Thursday, April 14, 2011


It is an unassuming black net bag, the kind we call 'tholee' in Bengali. That's the bag you carry to the local vegetable (and/or fish) market.

It's weightless, although it can carry enormous amounts of weight. Kilos of apples, bhindis, cauliflower, beets, gourds, pumpkins, cabbages, dozens of bananas, bunches of palak, methi and kothmir, quantities of fish and fowl, have all nestled in happy weekly harmony in the confines of the bag, with a not-so-happy effect on my shoulder and wrist.

It's rather tatty and holey - precisely because of the above-mentioned weekly habit for working with heavy-weights.

It's got a heavy drinking habit, too - my husband often uses it for bringing home dozens of cans of Budweiser or bottles of Tuborg get the drift?

It's recycled - in fact, it has been recycled ad infinitum, in all kinds of environments. It is as comfortable in grubby street-side markets as it is in air-conditioned restaurants where you have to pay through your nose. Because we always take it out of my much-more-expensive shoulder-bag if we have take any leftovers home.

It owes it's arrival in our household to an environmental crisis - after the humongous and horrendous rains of July, 2005, when drains blocked with plastic bags contributed greatly to the tragedy that ensued and prompted the Government to declare a ban on use of paper-thin plastic bags (isn't that contradictory?). I went to Big Bazaar and bought this net bag for Rs. 65/-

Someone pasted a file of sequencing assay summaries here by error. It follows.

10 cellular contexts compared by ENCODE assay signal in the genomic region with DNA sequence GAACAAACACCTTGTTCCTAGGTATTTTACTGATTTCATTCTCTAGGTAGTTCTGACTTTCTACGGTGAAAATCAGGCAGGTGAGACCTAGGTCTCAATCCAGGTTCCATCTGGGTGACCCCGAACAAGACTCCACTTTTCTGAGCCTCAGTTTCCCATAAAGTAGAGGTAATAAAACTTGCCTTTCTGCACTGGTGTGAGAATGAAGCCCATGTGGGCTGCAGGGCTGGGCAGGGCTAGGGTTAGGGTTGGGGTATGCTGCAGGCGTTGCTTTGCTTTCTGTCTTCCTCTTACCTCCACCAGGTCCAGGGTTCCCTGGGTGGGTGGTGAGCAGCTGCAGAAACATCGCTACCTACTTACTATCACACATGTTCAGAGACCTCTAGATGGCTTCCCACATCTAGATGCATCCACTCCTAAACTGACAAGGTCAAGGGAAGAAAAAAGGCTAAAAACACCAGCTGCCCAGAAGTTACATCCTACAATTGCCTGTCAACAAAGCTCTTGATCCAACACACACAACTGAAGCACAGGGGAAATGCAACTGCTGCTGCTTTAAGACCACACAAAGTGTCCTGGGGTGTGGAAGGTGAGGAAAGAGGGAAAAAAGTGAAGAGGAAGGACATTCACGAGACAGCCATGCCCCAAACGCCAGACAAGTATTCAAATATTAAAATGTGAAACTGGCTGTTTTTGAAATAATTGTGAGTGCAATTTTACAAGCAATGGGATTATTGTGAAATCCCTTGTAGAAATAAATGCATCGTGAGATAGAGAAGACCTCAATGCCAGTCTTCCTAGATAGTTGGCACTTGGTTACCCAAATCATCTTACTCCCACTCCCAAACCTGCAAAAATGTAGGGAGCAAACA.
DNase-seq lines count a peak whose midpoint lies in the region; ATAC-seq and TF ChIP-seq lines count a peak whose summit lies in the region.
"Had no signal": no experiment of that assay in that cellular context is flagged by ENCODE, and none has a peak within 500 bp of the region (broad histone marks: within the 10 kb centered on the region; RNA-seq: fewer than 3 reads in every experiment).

The ban was soon flouted, but the bag has stayed with us, loyal for nearly six years.

Until two weeks back. It had been carelessly pushed into my shoulder-bag (which is its usual resting place until it is called out for action). And it fell out while the spouse and I were on the way to, where else, the vegetable market. Its disappearance caused us a lot of grief and regret.

And then, like a miracle, it came back. My maid called me at work to say that another maid had found it hanging on a hook above the security-guard's desk in another wing of the building. It had apparently been lying there, unclaimed and unloved for a fortnight. I returned home with a happy spring in my step, the cheerfulness bubbling over in my voice when I called up the spuse with the good news.

And the very next day, my faithful bag-that-came-back was back in action.

For some reason, a tatty old 65-rupee bag has taught me a lesson in values beyond money.